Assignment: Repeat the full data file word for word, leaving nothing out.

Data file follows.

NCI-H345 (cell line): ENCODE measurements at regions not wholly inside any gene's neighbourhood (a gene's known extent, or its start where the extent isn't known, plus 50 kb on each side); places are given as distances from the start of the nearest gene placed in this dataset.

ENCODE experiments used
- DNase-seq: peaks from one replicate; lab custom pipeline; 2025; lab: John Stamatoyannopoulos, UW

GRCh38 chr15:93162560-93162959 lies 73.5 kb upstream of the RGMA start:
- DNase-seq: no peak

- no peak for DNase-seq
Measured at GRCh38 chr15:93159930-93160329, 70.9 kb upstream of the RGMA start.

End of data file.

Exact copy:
NCI-H345 (cell line): ENCODE measurements at regions not wholly inside any gene's neighbourhood (a gene's known extent, or its start where the extent isn't known, plus 50 kb on each side); places are given as distances from the start of the nearest gene placed in this dataset.

ENCODE experiments used
- DNase-seq: peaks from one replicate; lab custom pipeline; 2025; lab: John Stamatoyannopoulos, UW

GRCh38 chr15:93162560-93162959 lies 73.5 kb upstream of the RGMA start:
- DNase-seq: no peak

- no peak for DNase-seq
Measured at GRCh38 chr15:93159930-93160329, 70.9 kb upstream of the RGMA start.